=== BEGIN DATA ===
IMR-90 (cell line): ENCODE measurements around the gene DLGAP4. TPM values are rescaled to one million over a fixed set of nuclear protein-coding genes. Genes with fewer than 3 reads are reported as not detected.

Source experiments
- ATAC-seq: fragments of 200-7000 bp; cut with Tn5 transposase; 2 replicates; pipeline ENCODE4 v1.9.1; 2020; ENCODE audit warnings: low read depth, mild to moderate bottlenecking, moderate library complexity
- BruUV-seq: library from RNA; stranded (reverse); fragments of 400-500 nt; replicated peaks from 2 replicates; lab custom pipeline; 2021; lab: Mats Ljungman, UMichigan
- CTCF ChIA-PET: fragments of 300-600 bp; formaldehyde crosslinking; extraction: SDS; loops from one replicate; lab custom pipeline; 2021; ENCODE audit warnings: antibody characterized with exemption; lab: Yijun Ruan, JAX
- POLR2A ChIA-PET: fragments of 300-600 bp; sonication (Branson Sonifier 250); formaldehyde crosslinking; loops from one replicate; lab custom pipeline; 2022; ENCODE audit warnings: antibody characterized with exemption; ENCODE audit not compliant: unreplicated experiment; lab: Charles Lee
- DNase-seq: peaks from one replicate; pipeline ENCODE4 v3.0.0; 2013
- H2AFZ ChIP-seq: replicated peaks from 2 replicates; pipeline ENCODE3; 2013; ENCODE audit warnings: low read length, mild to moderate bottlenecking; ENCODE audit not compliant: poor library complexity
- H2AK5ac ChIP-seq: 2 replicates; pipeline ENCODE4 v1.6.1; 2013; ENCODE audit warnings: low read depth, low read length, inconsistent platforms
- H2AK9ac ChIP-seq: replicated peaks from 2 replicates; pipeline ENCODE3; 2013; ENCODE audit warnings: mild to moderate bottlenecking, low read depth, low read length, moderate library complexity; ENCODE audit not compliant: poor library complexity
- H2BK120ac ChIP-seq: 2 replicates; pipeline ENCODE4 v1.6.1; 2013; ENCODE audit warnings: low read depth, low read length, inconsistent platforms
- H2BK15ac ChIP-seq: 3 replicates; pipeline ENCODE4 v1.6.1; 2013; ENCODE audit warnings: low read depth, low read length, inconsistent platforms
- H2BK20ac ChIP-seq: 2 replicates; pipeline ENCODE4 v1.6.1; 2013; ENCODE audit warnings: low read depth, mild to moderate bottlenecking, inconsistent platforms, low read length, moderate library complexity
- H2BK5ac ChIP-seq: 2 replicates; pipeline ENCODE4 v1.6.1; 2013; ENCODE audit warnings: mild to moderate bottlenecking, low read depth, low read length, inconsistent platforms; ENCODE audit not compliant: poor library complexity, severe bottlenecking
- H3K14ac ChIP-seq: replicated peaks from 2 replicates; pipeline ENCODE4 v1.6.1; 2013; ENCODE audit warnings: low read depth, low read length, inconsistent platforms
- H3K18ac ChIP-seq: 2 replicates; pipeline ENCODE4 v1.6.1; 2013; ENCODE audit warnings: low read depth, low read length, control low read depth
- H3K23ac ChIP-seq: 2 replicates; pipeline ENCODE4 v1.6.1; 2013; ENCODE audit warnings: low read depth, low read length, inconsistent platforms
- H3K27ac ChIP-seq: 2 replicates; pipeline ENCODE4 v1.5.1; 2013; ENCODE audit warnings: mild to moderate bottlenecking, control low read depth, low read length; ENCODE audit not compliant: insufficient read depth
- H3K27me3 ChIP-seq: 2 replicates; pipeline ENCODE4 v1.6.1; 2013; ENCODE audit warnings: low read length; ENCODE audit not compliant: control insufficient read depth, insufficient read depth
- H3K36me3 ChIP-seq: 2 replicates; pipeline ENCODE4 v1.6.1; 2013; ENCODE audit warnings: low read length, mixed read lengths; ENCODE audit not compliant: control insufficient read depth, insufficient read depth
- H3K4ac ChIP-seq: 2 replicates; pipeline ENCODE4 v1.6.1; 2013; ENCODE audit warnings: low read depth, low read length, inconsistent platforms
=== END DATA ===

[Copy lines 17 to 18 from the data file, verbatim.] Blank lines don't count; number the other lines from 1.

- H3K23ac ChIP-seq: 2 replicates; pipeline ENCODE4 v1.6.1; 2013; ENCODE audit warnings: low read depth, low read length, inconsistent platforms
- H3K27ac ChIP-seq: 2 replicates; pipeline ENCODE4 v1.5.1; 2013; ENCODE audit warnings: mild to moderate bottlenecking, control low read depth, low read length; ENCODE audit not compliant: insufficient read depth